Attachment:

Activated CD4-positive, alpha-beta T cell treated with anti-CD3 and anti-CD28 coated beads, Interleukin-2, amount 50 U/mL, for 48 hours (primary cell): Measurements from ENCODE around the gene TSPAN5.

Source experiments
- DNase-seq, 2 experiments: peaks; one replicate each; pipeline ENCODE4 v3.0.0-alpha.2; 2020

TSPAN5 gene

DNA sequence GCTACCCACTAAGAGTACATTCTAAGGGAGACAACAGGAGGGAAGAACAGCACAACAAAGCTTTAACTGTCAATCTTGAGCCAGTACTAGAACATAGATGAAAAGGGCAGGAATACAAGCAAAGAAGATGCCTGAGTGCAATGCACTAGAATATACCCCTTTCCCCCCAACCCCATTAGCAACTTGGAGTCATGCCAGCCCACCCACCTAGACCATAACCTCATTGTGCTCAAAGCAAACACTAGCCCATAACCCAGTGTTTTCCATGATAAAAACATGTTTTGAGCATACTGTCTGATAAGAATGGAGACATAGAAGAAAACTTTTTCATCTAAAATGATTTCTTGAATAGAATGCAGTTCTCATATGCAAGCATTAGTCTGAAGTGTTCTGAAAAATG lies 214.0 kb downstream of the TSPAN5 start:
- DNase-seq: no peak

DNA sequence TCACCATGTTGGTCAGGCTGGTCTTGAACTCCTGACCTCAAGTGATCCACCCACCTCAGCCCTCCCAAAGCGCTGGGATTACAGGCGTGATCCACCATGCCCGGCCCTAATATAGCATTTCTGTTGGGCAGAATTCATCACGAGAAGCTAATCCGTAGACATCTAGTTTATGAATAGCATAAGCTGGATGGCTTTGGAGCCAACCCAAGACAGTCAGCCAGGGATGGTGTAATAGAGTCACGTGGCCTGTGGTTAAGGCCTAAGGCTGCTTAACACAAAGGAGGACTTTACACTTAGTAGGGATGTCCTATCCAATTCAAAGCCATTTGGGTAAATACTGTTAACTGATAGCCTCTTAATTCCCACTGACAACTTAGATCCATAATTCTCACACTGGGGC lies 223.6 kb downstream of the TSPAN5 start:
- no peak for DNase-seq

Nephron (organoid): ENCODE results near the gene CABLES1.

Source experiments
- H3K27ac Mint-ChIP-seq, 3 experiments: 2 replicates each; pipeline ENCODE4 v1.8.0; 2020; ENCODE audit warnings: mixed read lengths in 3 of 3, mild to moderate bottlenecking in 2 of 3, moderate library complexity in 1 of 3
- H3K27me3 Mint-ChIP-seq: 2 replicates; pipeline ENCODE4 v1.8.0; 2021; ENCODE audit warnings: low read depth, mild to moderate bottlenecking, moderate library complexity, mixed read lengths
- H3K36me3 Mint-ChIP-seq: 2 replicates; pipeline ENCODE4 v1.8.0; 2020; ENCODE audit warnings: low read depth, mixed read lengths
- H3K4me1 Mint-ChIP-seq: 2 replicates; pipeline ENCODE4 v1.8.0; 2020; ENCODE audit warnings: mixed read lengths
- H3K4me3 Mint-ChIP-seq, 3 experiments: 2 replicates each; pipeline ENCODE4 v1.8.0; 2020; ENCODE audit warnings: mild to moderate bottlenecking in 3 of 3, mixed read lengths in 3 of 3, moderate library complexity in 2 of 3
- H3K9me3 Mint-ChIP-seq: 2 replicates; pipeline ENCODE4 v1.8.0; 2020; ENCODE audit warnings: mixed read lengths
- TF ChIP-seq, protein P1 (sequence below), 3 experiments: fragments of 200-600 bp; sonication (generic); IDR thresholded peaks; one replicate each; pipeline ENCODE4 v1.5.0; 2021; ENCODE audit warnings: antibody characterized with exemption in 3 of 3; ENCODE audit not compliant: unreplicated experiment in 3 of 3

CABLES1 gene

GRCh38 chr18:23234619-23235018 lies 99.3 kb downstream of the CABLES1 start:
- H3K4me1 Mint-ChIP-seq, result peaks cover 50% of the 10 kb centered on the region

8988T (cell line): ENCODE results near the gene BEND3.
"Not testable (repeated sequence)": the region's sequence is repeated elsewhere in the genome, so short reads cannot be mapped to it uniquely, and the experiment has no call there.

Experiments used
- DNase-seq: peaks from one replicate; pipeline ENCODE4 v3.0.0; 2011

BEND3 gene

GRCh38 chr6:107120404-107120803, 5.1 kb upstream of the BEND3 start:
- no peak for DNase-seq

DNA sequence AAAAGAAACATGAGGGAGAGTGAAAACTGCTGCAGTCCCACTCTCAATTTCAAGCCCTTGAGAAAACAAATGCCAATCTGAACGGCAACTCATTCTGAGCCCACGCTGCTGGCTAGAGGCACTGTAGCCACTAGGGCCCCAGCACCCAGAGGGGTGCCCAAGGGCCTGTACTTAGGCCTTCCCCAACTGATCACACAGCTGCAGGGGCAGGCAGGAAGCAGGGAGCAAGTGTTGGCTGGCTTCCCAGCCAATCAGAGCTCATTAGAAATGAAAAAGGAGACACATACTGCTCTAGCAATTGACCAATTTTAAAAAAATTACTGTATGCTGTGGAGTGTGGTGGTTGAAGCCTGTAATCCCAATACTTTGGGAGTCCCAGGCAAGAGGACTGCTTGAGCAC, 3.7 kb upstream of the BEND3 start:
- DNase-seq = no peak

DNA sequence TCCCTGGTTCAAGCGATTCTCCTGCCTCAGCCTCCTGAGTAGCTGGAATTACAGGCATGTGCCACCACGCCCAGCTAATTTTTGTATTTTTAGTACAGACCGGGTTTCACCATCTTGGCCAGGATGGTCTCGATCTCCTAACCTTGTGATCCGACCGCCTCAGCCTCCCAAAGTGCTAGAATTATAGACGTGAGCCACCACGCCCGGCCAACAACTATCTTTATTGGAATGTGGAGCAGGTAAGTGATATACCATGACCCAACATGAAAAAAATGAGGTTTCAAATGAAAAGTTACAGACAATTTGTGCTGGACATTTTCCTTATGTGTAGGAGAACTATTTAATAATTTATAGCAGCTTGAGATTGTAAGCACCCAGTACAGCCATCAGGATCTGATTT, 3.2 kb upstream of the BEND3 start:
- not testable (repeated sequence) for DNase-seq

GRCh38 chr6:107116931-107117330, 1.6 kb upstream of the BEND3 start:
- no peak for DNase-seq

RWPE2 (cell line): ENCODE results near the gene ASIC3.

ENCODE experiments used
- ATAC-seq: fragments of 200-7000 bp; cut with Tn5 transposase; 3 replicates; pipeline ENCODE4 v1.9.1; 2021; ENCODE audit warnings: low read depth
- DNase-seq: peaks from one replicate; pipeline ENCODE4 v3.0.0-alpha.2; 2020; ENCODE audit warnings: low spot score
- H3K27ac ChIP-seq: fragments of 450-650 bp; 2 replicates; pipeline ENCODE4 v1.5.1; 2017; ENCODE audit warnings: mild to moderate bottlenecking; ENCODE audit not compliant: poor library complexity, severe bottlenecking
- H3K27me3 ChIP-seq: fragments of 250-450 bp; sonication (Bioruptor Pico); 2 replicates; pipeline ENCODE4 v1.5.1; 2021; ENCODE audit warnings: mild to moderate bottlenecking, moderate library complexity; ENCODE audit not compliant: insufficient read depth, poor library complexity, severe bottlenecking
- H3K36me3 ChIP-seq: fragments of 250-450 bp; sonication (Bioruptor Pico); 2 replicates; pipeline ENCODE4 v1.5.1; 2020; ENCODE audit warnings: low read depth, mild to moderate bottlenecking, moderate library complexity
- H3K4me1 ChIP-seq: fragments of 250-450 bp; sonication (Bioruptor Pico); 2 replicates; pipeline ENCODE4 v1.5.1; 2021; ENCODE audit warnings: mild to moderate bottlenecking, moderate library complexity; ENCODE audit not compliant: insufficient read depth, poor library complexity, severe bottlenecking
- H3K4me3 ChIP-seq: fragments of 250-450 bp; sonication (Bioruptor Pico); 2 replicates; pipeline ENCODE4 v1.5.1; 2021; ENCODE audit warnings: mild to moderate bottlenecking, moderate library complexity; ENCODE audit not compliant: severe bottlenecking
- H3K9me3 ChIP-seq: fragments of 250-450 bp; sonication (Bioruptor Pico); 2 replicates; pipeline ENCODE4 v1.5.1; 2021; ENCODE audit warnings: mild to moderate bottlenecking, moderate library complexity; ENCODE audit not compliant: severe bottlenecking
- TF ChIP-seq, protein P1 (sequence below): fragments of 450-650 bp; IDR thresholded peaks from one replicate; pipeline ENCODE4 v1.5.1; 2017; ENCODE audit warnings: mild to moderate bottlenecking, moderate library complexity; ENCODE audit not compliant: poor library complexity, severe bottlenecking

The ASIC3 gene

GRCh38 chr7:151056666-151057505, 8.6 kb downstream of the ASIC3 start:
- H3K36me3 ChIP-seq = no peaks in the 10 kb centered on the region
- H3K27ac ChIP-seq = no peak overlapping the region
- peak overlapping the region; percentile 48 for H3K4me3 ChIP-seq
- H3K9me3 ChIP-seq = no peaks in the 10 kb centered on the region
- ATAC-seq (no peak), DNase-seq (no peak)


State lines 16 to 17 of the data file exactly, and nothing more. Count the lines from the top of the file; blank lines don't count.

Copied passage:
- H3K9me3 Mint-ChIP-seq: 2 replicates; pipeline ENCODE4 v1.8.0; 2020; ENCODE audit warnings: mixed read lengths
- TF ChIP-seq, protein P1 (sequence below), 3 experiments: fragments of 200-600 bp; sonication (generic); IDR thresholded peaks; one replicate each; pipeline ENCODE4 v1.5.0; 2021; ENCODE audit warnings: antibody characterized with exemption in 3 of 3; ENCODE audit not compliant: unreplicated experiment in 3 of 3